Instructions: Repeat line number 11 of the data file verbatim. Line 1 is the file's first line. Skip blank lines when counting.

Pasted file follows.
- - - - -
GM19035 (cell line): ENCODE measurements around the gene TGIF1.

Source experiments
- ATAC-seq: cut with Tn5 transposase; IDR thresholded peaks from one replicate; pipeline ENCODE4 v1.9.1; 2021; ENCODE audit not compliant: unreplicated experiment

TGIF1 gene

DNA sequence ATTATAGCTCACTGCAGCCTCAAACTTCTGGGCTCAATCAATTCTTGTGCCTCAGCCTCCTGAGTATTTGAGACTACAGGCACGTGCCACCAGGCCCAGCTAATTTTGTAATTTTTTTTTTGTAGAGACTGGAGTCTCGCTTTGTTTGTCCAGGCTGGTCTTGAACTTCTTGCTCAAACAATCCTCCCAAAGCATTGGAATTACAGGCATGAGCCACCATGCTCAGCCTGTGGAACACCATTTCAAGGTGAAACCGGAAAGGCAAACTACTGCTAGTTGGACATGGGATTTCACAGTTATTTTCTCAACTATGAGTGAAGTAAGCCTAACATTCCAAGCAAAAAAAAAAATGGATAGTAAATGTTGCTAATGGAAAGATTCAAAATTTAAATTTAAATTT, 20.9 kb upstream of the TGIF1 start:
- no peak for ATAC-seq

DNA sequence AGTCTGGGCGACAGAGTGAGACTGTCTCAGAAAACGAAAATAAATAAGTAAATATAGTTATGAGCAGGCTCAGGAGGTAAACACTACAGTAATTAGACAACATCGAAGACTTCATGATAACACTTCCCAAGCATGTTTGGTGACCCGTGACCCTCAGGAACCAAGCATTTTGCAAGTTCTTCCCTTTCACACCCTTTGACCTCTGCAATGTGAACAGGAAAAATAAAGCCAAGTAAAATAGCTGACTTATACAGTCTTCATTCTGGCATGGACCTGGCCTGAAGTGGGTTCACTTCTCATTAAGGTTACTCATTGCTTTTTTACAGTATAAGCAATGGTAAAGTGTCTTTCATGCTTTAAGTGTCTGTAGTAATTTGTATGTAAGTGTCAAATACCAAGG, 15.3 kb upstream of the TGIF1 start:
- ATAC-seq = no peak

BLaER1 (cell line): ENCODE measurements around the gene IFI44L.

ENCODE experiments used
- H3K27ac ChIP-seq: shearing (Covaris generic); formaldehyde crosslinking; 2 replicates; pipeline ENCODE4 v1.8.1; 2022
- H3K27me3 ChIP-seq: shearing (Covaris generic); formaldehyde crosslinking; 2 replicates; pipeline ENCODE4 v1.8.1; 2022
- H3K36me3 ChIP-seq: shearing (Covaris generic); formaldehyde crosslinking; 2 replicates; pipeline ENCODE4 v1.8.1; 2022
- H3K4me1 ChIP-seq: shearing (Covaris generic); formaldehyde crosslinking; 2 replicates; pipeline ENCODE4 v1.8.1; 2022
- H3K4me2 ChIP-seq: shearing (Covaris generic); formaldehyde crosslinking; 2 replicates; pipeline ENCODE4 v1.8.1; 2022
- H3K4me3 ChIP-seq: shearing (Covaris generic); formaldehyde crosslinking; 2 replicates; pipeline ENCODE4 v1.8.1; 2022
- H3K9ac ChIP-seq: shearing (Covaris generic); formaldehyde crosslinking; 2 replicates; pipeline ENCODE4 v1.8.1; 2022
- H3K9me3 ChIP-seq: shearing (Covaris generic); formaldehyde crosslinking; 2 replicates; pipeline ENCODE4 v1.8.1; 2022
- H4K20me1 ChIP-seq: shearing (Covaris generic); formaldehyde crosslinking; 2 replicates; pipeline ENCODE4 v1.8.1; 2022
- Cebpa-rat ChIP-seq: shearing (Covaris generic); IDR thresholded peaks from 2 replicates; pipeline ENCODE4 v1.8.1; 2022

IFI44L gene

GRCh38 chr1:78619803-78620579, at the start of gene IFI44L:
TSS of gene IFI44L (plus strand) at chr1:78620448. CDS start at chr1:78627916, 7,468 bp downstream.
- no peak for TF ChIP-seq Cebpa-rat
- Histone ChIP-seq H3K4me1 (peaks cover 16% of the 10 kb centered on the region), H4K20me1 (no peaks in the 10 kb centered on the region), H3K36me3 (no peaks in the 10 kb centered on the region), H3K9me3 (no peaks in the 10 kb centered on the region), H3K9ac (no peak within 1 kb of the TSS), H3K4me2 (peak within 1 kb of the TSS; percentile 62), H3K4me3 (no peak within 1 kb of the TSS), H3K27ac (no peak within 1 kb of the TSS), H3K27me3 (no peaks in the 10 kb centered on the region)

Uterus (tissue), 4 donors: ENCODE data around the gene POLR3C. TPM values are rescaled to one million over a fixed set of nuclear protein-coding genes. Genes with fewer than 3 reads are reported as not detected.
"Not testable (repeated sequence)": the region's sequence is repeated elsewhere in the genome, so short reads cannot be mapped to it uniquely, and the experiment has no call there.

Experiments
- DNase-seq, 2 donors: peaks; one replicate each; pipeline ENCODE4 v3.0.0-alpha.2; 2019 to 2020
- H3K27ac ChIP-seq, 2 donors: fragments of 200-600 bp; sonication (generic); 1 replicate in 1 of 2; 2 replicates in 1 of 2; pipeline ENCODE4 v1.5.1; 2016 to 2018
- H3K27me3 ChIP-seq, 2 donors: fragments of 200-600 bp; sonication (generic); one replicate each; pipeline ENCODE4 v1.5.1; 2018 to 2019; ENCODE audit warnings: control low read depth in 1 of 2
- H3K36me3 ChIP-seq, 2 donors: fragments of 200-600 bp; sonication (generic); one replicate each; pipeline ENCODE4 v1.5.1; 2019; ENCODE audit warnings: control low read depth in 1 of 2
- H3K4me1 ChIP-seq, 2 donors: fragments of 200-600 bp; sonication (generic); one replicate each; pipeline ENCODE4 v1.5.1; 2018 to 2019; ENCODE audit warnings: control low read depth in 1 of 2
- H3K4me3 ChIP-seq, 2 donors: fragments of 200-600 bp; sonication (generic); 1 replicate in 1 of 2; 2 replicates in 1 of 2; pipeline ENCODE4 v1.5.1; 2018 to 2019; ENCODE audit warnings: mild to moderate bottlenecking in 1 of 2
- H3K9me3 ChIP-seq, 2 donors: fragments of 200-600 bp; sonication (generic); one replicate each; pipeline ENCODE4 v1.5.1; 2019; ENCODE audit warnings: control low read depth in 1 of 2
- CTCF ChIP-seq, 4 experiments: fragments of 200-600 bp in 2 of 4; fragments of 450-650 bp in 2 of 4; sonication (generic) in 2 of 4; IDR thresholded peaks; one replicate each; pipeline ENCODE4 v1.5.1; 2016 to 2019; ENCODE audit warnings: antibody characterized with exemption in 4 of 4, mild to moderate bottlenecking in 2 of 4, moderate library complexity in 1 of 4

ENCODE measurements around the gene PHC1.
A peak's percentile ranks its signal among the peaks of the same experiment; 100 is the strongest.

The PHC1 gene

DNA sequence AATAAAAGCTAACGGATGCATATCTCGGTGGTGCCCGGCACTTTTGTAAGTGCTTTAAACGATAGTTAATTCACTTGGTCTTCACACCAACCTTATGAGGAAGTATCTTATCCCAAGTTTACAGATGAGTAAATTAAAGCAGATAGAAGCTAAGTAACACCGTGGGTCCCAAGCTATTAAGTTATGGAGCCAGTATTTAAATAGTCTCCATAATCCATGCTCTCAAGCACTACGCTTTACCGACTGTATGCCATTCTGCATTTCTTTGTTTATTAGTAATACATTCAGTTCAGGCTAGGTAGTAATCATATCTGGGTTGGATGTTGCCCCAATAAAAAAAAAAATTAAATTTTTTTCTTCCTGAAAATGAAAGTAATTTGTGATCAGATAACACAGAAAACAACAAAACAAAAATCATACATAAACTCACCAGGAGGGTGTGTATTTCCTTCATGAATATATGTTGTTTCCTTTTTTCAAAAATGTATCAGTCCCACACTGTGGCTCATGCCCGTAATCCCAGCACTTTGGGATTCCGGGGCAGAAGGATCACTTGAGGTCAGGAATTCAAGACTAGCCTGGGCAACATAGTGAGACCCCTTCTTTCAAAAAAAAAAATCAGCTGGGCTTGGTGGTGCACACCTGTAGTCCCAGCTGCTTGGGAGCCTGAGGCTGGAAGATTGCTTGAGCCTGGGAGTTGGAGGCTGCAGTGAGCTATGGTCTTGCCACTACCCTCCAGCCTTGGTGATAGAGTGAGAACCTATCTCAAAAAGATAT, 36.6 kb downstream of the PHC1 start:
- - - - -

- H3K27ac ChIP-seq: shearing (Covaris generic); formaldehyde crosslinking; 2 replicates; pipeline ENCODE4 v1.8.1; 2022